• Does anything about this resume remind you of yourself? Is that relevant to the job at hand? (For example, they may be a musician and so are you, but does their job require music?)
  • Do they remind you of somebody else? Is that a good or bad memory?

Structures and Systems

The third area involves looking at the structures and systems within the organization and seeing if there are new strategies or ways of doing things that might make us more conscious about the way we are making decisions. These can infuse themselves throughout the organization and are largely smaller things that can support people in making better decisions. For example:

  • When you are doing recruiting, have you considered removing names from resumes to avoid bias, or have you checked your anchoring biases (e.g. schools or “qualifications”) to be sure that the things that you are looking for are actually valid predictors of a person’s viability as a candidate?
  • When you are hiring, do you thoughtfully explore the assumptions that are made or the language in references to be sure that they don’t reflect bias on the part of the reference. (Research shows that references for men often contain more action-oriented behavior, while references for women talk more about interpersonal skills). Do you use diverse panels for hiring? Have you created clear decision criteria for the position so you are hiring for the position and not only for what “feels right” to you?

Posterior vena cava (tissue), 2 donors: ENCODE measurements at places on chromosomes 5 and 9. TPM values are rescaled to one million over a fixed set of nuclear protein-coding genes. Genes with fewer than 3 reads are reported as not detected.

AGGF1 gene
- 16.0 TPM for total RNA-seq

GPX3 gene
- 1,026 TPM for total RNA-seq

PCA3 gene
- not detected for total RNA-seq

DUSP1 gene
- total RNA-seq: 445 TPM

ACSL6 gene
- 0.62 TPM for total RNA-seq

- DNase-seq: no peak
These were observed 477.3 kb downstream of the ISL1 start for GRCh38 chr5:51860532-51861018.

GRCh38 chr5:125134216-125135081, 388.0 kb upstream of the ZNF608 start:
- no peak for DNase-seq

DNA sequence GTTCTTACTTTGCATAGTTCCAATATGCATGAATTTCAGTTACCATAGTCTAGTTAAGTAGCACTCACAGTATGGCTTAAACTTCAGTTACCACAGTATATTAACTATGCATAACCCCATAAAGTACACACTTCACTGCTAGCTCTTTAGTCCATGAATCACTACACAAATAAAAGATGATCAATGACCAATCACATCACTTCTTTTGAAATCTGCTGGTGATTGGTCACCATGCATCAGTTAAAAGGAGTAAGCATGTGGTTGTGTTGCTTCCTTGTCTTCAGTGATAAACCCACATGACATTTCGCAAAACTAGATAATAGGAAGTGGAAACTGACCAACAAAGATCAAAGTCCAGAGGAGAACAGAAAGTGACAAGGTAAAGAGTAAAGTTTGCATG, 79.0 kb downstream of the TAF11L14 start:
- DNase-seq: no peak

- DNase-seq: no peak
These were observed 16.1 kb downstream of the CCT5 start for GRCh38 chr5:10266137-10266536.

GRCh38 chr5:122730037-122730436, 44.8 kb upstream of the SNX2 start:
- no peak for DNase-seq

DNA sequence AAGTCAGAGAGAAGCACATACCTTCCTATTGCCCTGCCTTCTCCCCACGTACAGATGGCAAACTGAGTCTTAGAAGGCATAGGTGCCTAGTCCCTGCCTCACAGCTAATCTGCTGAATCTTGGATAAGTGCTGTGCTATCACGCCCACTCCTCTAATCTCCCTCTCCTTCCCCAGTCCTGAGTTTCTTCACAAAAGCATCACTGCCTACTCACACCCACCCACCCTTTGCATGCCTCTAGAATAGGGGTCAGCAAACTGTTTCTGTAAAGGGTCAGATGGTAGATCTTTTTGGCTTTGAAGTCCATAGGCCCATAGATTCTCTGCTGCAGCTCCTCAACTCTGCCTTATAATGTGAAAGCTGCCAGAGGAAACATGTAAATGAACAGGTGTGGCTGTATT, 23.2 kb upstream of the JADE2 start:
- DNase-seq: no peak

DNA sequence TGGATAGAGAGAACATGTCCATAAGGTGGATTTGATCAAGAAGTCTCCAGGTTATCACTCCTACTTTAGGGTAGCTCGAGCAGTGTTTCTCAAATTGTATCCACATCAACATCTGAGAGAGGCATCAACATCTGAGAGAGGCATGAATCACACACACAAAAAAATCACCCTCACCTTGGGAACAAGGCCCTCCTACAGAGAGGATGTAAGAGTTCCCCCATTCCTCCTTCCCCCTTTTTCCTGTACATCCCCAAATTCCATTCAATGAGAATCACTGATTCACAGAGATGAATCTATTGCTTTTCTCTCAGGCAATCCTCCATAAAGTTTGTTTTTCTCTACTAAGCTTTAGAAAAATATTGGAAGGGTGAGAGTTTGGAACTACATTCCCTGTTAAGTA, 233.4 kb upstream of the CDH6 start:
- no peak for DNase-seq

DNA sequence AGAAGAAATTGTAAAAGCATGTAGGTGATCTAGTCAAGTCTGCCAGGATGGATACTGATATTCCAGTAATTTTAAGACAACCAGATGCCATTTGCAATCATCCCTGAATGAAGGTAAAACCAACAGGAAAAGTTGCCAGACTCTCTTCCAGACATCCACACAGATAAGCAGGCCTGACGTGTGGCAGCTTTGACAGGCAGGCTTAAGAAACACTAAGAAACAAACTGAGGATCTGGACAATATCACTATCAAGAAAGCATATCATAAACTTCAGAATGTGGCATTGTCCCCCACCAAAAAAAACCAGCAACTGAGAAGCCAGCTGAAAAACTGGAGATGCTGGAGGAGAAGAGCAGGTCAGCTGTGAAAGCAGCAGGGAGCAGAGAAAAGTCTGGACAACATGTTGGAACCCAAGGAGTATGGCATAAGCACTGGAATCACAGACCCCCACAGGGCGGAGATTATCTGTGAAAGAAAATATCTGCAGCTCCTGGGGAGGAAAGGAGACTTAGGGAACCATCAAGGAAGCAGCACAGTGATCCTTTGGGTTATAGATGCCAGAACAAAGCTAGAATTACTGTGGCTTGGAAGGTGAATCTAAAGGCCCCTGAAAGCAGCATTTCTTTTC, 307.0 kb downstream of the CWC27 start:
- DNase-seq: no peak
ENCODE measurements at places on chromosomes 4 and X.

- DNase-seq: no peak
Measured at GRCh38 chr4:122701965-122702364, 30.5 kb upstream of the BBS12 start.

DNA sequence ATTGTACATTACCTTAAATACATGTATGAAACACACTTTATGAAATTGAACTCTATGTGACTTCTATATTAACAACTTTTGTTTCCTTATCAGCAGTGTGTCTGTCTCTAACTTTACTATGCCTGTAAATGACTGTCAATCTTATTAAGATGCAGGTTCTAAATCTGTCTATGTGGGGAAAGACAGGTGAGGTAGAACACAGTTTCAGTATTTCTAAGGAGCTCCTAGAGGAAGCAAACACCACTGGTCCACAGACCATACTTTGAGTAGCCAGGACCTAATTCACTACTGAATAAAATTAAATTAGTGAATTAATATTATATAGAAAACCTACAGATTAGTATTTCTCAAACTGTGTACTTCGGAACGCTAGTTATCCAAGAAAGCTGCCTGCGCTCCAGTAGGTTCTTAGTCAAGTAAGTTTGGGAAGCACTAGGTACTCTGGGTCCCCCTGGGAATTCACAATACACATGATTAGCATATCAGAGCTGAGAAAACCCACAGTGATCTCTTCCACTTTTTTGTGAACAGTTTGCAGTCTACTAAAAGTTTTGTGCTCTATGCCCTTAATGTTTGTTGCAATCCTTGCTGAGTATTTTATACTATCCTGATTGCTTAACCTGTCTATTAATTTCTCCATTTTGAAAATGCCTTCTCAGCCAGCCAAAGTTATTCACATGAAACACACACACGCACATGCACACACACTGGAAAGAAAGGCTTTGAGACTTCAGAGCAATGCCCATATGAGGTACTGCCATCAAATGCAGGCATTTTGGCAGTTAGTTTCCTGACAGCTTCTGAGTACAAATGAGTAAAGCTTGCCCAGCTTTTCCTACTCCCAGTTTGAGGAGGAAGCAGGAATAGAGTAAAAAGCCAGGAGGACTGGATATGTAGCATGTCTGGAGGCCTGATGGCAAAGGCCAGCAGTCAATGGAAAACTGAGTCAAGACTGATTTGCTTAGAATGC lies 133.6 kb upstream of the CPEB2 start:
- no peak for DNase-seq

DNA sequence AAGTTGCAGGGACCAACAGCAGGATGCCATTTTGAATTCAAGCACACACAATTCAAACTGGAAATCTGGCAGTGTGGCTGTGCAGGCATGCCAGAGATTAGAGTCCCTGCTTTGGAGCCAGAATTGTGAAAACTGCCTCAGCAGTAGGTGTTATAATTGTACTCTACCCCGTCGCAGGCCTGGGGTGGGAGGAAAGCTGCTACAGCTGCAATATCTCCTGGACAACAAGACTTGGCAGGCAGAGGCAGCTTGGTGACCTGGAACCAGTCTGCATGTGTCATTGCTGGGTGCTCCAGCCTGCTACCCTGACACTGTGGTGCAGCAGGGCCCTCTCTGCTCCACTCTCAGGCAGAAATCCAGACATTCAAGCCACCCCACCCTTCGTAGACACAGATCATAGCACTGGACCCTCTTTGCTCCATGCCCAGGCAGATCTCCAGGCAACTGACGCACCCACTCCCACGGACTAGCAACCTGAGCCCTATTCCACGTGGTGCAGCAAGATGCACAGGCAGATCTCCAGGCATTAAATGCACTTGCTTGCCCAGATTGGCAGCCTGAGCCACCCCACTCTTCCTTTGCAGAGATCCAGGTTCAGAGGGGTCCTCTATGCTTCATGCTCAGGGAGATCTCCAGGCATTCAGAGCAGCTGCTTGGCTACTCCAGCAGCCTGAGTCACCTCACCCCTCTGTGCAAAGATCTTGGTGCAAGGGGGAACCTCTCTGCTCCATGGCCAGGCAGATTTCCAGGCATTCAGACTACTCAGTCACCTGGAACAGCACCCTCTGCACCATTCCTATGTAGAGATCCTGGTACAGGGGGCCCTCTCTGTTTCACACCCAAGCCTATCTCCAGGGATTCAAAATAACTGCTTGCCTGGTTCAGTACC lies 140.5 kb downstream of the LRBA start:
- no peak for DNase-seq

The most advanced organizations look at a whole range of structures and systems throughout their organizations to see how they can modify them in ways that mitigate the impact of bias.

Accountability

Finally, we help our clients create ways to track results. This can be done in many ways, but it always involves some kind of scorecard or dashboard that goes beyond simple representation. We also encourage our clients to “batch” metrics by looking at related patterns of how certain areas impact others. This can be very helpful in converting individual measurements into a more complex understanding of the system at play, and in identifying unintentional negative consequences of well-meaning activities.

Unconscious Bias work may, in fact, be the next horizon of diversity and inclusion work. It gives us the opportunity to get a deeper understanding of how we make decisions and why we react differently to different kinds of people, both as individuals and as organizations. But simply relying on education will not do the trick. We have to focus on creating systems approaches that can create more inclusive organizations.